Twitter has lost 66% of its value since Elon Musk bought it

Fidelity has shrunk the value of its investment in the social media company

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Twitter owner Elon Musk
Photo: LUDOVIC MARIN/Pool (Reuters)

In just six months since Elon Musk paid $44 billion to purchase Twitter in October last year, the company’s value has plunged by nearly two thirds.

Fidelity Investments was among the group of 19 outside investors that helped Musk finance his takeover. In its monthly disclosure of portfolio valuations, the financial services giant stated that the market value of its equity stake in Twitter—identified by its new name, X Holdings Corp.—fell to $6.5 million at the end of April, from $19.66 million when Musk concluded the deal—a 66% drop.


This is not the first time that Fidelity has marked down the company. Already in November, a month since Musk’s acquisition, Fidelity slashed the value of its Twitter stake by 56%, to $8.63 million.

Fidelity’s monthly review of portfolio valuation comes with a one-month lag. Any possible change coming from Musk announcing Linda Yaccarino as the platform’s new CEO won’t be known until the end of June.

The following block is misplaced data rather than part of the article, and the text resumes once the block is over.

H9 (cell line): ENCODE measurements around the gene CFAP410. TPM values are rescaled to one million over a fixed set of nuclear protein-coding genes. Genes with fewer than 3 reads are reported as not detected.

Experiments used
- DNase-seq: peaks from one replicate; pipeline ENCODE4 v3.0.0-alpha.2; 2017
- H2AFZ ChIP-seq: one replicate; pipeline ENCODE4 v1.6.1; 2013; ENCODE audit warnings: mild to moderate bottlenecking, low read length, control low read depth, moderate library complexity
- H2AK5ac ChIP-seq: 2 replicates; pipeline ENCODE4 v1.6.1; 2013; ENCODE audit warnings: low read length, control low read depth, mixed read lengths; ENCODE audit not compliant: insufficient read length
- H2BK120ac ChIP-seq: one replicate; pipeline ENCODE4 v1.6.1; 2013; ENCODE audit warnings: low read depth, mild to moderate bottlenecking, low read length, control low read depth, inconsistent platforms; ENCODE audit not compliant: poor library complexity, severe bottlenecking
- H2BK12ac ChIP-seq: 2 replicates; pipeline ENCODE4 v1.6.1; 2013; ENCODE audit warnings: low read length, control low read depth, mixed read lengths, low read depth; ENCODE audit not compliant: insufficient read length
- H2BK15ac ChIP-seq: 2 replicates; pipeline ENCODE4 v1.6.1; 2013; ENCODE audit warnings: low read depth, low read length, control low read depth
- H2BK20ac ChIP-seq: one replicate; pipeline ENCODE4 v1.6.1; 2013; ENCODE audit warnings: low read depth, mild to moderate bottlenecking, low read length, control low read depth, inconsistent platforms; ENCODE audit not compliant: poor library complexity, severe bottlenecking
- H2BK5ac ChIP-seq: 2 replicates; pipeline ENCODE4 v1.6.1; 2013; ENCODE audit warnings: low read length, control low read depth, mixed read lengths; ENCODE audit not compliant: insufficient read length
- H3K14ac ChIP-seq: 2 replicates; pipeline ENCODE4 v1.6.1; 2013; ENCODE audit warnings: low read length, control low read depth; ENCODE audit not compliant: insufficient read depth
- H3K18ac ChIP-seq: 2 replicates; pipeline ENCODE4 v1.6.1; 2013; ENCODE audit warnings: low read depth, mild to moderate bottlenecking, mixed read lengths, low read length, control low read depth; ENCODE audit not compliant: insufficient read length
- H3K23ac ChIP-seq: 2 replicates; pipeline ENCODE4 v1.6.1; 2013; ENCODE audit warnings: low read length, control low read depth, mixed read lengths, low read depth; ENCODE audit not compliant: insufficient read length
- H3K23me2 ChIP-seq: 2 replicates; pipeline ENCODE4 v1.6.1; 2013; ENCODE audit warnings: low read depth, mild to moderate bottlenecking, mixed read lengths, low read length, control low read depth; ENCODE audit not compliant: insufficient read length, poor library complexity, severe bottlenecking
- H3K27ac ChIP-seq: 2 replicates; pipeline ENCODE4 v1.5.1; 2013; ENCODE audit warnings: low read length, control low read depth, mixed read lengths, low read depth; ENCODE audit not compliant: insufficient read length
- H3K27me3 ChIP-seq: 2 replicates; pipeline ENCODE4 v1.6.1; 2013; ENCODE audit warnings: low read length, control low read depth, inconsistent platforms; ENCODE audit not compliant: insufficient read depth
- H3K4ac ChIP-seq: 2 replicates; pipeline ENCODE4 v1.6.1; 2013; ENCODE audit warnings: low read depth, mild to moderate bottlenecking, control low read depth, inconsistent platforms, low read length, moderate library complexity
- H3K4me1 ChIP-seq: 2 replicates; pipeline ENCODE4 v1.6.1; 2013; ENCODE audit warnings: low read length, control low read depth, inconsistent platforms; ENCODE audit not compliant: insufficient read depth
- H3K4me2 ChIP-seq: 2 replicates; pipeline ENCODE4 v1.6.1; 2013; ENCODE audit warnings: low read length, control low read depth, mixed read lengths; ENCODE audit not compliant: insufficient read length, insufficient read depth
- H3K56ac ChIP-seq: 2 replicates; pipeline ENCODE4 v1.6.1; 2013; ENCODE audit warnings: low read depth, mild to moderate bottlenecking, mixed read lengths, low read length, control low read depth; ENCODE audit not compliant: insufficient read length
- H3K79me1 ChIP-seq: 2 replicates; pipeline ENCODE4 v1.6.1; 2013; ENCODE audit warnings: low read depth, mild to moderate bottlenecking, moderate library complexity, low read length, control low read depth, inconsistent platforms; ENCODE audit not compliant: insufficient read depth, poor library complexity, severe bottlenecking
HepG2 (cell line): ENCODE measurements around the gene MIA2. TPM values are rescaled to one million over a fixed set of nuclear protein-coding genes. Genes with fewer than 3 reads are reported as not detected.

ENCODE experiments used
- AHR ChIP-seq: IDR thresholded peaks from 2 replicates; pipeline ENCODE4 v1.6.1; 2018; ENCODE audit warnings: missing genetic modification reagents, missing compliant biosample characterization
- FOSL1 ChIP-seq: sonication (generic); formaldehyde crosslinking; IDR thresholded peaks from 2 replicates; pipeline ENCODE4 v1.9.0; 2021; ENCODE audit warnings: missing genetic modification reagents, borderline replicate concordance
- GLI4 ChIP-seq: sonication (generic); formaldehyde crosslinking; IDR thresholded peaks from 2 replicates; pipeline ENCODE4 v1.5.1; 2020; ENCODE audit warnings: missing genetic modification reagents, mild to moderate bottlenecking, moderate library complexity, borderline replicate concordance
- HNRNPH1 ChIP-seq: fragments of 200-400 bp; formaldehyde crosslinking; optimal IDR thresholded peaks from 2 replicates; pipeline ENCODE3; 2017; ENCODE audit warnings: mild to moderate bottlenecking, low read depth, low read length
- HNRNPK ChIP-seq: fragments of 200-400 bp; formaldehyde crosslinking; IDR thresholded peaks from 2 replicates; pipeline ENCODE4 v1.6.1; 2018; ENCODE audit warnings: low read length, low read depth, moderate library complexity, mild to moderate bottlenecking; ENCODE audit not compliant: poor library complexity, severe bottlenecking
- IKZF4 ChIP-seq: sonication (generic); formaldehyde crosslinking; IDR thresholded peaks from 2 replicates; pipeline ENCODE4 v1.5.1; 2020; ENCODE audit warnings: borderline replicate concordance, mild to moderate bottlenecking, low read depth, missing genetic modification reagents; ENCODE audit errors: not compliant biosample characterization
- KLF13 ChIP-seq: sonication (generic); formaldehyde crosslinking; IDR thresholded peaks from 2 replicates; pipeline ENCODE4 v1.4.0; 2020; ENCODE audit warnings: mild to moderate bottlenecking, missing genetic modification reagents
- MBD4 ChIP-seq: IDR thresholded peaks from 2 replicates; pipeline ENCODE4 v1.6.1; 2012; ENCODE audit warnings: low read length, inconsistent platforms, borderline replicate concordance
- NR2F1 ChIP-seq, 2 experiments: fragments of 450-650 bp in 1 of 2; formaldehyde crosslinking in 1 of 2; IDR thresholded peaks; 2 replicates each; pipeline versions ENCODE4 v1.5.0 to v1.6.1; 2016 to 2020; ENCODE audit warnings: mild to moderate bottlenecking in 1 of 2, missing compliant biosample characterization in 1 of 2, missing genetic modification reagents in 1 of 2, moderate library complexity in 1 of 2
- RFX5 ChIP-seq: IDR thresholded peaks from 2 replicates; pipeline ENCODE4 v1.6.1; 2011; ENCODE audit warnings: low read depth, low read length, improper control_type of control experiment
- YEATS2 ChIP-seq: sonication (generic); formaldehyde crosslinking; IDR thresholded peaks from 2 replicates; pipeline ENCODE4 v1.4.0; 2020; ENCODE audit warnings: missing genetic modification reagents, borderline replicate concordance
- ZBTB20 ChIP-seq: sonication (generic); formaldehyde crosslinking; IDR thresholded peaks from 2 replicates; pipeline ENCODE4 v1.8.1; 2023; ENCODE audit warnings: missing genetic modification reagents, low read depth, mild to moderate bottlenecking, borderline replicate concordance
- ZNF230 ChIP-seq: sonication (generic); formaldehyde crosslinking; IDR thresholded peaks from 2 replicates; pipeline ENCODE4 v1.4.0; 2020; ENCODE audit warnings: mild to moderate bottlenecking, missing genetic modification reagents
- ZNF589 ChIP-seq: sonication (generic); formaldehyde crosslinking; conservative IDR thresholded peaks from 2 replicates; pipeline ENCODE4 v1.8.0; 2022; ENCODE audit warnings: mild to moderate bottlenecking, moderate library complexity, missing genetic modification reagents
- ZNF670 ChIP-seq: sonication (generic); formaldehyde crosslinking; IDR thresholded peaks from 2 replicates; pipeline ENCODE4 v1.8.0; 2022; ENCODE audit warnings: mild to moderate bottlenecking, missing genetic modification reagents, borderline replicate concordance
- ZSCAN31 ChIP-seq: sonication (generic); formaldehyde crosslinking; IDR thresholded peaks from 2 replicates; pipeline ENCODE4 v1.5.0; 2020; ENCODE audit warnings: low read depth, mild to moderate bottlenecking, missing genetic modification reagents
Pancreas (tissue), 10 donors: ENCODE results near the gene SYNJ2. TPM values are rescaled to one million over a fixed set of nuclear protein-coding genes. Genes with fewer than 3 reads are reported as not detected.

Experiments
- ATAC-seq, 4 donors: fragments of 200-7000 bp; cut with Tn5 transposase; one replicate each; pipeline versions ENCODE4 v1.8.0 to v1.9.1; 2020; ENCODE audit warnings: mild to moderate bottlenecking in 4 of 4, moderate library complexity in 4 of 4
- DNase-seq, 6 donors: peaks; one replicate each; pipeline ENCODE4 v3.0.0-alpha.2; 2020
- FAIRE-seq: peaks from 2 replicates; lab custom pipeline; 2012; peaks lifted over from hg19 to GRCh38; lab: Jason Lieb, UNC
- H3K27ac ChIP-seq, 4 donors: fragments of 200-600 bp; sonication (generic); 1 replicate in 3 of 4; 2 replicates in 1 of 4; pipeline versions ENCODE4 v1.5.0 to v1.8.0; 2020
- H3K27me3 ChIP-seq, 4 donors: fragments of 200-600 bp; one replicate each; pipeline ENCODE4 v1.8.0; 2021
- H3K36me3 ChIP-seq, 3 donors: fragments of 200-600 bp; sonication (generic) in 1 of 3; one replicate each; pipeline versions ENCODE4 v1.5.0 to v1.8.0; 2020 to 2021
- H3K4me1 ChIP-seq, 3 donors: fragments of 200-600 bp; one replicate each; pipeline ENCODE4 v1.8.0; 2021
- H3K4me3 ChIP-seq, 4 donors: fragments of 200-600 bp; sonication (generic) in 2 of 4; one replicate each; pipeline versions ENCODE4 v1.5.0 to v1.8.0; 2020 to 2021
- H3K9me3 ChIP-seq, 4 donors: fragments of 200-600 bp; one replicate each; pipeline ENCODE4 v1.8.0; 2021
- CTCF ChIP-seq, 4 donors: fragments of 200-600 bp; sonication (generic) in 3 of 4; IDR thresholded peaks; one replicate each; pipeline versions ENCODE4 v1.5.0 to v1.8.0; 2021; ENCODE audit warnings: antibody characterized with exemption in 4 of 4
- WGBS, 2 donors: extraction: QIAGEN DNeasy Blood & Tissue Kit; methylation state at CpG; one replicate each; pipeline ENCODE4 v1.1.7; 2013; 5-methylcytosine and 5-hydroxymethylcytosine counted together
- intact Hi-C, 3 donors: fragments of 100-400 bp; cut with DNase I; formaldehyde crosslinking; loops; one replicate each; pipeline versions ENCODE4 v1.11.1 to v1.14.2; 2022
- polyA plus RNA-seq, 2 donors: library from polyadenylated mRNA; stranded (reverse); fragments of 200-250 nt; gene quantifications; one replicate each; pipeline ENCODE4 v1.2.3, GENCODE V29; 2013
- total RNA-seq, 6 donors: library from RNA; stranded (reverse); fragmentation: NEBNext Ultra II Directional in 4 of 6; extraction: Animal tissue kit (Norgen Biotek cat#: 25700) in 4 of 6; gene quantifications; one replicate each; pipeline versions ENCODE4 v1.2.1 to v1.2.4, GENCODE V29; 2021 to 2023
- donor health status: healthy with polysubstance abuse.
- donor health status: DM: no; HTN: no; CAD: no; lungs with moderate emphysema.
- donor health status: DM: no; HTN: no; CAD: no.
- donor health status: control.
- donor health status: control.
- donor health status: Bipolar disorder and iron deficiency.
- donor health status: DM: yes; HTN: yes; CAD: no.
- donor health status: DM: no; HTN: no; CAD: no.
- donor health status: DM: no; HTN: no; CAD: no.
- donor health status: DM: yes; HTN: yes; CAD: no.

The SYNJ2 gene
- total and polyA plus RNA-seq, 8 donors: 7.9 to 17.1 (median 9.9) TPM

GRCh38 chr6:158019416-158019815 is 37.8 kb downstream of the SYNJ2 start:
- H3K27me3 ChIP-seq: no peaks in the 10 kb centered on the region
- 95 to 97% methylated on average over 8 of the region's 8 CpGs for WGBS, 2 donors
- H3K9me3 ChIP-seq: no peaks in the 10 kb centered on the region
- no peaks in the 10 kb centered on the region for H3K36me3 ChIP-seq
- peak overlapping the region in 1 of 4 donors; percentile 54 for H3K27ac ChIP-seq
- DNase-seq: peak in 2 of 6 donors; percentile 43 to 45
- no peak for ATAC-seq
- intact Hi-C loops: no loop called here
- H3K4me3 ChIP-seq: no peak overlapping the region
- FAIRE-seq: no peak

Quotable: Musk has acknowledged he overpaid for Twitter

“Although, obviously, myself and the other investors are obviously overpaying for Twitter right now, the long-term potential for Twitter in my view is an order of magnitude greater than its current value.” — Elon Musk in Tesla’s earnings call in October

A series of bad decisions cost Musk billions of dollars

In March, Musk indicated that Twitter is worth less than half of what he paid, when he reportedly offered stock grants based on $20 billion valuation to employees.


Part of the fall is the company’s value can be attributed to a series of rushed decisions such as mass layoffs affecting critical teams and challenges with content moderation that have turned advertisers away from the microblogging platform. The ad revenues have declined by half, Musk had said in March.


Musk’s attempt to find new revenue stream, such as boosting the Twitter Blue subscription has yet to prove successful. Less than 1% of Twitter’s monthly users had signed up for the Twitter Blue subscription by the end of March, before Twitter decided to remove its legacy verified badge. When that happened last month, the platform recorded a net gain of 28 subscribers, according to NBC reported Ben Collins.